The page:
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This article was published 31/1/2014 (823 days ago), so information in it may no longer be current.
Canada's Olympic slogan "We are Winter" might just apply to this province more than any other.
Certainly the weather the last couple of months has supported this premise and now our athletes will get the chance to show Manitobans embrace the cold temperatures. Hey, we've got to live here so why not figure out how to do things on ice and snow a little better than the average dog.
Canada is chasing its last total of 14 gold medals from the 2010 Winter Olympics in Vancouver and if we are to best that number, Manitobans will play a key role in the accomplishment.
When Canadian chef de mission Steve Podborski gets out his pad and paper and doodles up some mock results and makes his best guess on where those gold medals will come from he'll be counting on Manitobans for at least four.
Jonathan Toews in men's hockey, Jocelyne Larocque in women's hockey, Team Jennifer Jones in women's curling and Ryan Fry in men's curling are all favourites to win gold in their sports. Throw in speedskater Brittany Schussler, who will have a strong chance at gold in team pursuit, and maybe their will be five gold medals making their way back to Manitoba.
It's unlikely one of our athletes will be the star of these Games as Cindy Klassen was in 2006. But once again our province will punch above it's weight at the Olympics considering our athletes will make up a little less than five per cent of the 221-member team. What we lack for in numbers we make up for in quality.
Manitobans have long displayed their love of curling and hockey and the focus of our province will likely be on the rinks. Sort of like our everyday lives.
From parents taking their boys and girls to hockey practice or families spending their weekends together at curling bonspiels, we spend a lot of time on ice here in Manitoba. Not to mention all the slipping and sliding we do on our roads.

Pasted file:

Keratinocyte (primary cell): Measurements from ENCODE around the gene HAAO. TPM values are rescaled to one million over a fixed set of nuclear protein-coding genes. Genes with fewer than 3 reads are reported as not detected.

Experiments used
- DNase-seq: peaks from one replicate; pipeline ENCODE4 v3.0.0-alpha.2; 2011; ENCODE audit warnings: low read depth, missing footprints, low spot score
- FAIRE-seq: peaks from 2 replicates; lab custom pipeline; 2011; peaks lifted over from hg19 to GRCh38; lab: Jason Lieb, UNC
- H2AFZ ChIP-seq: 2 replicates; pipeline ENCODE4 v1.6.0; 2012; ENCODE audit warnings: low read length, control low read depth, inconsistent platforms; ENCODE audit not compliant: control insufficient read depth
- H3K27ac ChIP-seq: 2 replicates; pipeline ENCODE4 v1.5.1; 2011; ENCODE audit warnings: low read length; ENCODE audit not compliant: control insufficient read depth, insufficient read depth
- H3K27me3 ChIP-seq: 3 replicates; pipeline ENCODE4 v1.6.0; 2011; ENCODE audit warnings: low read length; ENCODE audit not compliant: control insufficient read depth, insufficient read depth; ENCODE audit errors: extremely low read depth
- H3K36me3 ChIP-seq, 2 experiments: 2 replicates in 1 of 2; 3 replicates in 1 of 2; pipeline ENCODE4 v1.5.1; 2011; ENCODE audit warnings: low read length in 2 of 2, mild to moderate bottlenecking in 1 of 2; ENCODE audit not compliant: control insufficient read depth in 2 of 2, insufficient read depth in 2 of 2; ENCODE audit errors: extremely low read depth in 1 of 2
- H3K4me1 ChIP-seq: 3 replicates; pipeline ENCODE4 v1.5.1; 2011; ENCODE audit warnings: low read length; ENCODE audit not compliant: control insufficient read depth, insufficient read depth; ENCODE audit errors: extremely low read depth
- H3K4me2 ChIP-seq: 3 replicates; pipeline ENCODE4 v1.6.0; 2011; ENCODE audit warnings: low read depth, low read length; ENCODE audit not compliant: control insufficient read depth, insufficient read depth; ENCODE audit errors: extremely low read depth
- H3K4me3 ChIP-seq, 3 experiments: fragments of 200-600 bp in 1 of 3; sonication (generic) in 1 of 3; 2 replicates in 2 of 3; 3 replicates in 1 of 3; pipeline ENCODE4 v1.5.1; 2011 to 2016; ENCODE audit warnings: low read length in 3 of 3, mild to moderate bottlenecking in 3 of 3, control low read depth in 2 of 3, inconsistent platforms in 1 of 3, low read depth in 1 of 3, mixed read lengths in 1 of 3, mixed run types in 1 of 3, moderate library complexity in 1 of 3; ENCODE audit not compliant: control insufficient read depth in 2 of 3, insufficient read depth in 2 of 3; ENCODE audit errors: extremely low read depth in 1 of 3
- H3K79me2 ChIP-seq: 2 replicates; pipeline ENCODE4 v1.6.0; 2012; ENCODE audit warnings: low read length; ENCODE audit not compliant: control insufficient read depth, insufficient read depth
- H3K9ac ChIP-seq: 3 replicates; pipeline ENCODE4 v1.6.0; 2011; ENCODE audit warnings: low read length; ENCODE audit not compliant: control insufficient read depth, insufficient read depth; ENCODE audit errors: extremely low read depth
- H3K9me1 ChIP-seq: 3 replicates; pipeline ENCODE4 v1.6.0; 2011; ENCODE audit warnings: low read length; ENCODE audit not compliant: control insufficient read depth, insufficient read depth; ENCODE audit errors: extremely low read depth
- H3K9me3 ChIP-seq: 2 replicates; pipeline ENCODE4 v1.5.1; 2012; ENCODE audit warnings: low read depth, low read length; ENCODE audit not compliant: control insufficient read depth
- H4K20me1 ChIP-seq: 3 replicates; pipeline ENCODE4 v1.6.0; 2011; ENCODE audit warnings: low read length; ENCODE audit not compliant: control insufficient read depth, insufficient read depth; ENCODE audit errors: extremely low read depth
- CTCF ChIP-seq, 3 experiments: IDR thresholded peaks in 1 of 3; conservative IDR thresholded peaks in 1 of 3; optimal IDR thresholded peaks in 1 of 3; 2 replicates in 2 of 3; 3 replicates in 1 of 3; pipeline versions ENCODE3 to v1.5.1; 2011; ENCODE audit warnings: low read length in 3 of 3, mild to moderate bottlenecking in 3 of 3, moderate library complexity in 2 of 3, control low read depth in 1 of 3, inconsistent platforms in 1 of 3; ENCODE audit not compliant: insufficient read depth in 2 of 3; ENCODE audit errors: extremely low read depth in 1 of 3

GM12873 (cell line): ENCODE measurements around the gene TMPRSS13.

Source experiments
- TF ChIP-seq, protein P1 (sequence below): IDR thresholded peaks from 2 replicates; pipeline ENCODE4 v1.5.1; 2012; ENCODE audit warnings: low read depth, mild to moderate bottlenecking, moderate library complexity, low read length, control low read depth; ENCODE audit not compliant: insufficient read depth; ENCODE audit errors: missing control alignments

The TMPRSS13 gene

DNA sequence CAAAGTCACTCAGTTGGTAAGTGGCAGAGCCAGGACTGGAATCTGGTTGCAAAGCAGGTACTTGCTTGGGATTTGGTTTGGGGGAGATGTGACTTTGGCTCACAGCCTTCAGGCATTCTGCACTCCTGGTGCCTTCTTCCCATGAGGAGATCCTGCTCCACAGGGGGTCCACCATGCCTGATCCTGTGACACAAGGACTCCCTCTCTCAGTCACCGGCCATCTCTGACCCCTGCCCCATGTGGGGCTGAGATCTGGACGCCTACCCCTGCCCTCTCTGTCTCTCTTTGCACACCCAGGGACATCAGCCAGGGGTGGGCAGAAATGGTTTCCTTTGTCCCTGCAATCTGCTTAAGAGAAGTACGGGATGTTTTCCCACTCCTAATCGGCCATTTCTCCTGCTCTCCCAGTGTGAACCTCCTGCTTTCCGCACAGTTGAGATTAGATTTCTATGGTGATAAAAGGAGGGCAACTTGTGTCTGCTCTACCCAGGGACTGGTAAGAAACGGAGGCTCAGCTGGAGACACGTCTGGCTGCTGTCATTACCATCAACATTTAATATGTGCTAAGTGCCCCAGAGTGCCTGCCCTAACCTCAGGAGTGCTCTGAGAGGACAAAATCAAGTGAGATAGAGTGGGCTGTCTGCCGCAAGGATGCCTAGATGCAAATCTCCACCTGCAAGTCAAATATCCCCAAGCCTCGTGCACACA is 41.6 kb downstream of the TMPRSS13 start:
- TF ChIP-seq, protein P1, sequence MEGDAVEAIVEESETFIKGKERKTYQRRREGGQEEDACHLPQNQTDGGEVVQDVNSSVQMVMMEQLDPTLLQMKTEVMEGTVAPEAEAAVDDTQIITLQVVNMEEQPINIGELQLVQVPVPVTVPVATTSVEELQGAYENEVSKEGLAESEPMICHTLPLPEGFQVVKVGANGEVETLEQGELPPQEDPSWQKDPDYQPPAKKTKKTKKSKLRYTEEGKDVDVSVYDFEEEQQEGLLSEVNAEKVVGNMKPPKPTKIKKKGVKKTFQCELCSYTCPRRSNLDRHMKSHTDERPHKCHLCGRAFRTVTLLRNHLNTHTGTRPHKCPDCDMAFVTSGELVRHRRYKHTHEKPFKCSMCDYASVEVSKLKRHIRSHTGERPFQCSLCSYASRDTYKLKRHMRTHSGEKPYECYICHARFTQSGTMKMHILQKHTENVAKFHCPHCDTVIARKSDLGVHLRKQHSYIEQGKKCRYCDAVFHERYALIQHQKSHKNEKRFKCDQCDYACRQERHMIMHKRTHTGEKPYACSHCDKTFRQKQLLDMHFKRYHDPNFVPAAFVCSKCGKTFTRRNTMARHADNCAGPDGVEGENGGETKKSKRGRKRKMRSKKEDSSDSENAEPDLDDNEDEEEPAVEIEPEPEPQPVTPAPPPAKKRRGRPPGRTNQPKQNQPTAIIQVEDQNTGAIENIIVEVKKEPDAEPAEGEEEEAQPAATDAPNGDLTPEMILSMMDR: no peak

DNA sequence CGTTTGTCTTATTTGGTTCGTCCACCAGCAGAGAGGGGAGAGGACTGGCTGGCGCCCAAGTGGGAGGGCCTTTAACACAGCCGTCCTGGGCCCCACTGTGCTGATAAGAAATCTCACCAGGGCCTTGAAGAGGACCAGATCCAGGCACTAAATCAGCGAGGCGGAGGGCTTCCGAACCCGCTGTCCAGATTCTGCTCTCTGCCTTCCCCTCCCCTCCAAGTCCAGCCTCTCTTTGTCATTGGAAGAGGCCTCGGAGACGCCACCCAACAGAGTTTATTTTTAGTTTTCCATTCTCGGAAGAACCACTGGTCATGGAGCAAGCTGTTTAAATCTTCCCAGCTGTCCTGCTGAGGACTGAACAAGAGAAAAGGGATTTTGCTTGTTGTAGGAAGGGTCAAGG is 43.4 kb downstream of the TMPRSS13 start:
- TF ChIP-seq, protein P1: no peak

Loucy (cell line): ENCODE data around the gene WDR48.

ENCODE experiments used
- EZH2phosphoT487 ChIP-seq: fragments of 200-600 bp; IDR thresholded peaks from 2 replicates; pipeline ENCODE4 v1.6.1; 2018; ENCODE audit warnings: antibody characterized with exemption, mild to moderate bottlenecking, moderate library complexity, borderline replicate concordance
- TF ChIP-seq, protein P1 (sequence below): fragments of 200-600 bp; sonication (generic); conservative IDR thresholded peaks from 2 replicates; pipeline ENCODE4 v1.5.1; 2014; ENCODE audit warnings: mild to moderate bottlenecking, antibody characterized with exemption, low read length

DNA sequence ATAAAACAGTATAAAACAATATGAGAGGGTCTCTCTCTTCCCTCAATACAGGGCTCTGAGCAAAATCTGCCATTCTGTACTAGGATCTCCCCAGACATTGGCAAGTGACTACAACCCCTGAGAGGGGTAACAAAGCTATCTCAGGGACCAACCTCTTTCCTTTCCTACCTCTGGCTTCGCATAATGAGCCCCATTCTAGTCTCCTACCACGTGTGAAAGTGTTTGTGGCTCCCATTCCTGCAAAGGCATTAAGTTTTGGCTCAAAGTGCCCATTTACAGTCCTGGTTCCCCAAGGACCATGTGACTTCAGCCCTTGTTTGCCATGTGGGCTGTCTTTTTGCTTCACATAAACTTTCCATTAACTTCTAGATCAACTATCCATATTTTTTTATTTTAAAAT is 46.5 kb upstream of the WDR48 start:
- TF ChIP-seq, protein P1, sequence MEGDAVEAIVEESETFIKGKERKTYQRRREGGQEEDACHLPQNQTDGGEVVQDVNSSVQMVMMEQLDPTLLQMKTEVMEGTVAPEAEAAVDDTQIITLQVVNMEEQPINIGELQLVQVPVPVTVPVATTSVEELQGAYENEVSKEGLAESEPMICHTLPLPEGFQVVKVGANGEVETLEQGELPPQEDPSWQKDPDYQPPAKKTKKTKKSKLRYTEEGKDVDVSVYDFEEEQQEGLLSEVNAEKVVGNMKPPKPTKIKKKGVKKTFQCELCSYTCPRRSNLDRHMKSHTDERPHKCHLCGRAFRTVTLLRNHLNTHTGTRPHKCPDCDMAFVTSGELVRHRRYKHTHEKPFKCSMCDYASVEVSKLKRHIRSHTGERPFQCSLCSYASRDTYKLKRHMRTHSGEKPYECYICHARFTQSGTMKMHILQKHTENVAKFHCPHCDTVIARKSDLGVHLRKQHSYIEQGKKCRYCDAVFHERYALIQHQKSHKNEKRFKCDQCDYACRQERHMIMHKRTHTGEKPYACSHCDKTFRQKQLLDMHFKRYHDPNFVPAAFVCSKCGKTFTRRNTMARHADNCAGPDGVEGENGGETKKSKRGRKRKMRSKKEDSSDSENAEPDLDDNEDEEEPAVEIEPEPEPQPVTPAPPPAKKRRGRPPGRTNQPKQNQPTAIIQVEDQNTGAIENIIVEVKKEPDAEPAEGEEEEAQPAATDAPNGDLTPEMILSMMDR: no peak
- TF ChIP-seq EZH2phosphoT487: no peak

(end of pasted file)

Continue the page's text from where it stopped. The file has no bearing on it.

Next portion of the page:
There will be high moments and perhaps some lows during this Olympics and maybe some surprises.
Can Falcon Lake's Megan Imrie surprise and find a way to the podium in the biathlon? Will the glory of gold achieved in men's and women's hockey in 2010 turn into disappointment?
No doubt there is drama awaiting in Sochi and lots of reasons for Canadians and Manitobans to turn their attention to the Olympics while the NHL shuts down for a few weeks.
And if this is the last time we see NHLers in the Olympics, the winning country will carry bragging rights for some time into the future. Surely there will still be hockey in the Olympics for years from now but if the best players in the world are sitting out, the lustre of the medals will be lacking.
Don't think Sidney Crosby et al aren't aware this could be their last chance to earn an Olympic gold medal and complete the collection they started in Vancouver. Two golds would look a lot shinier than a gold and a silver or, perish the thought, a bronze.
Just as intent will be the Sedins of Sweden and Russia's Alex Ovechkin.
This could be the tournament to end all tournaments from an NHL perspective.
Maybe the Olympic ideal is dead. And maybe the legacy of these Olympics will be about money spent and money misdirected. But at least for the better part of the next three weeks we can hope the focus will be on sport.
Here in Manitoba we can hope our athletes have the performances of their lives and we can revel altogether in their glory and achievement.
Manitoba. We are Winter. Just watch us.
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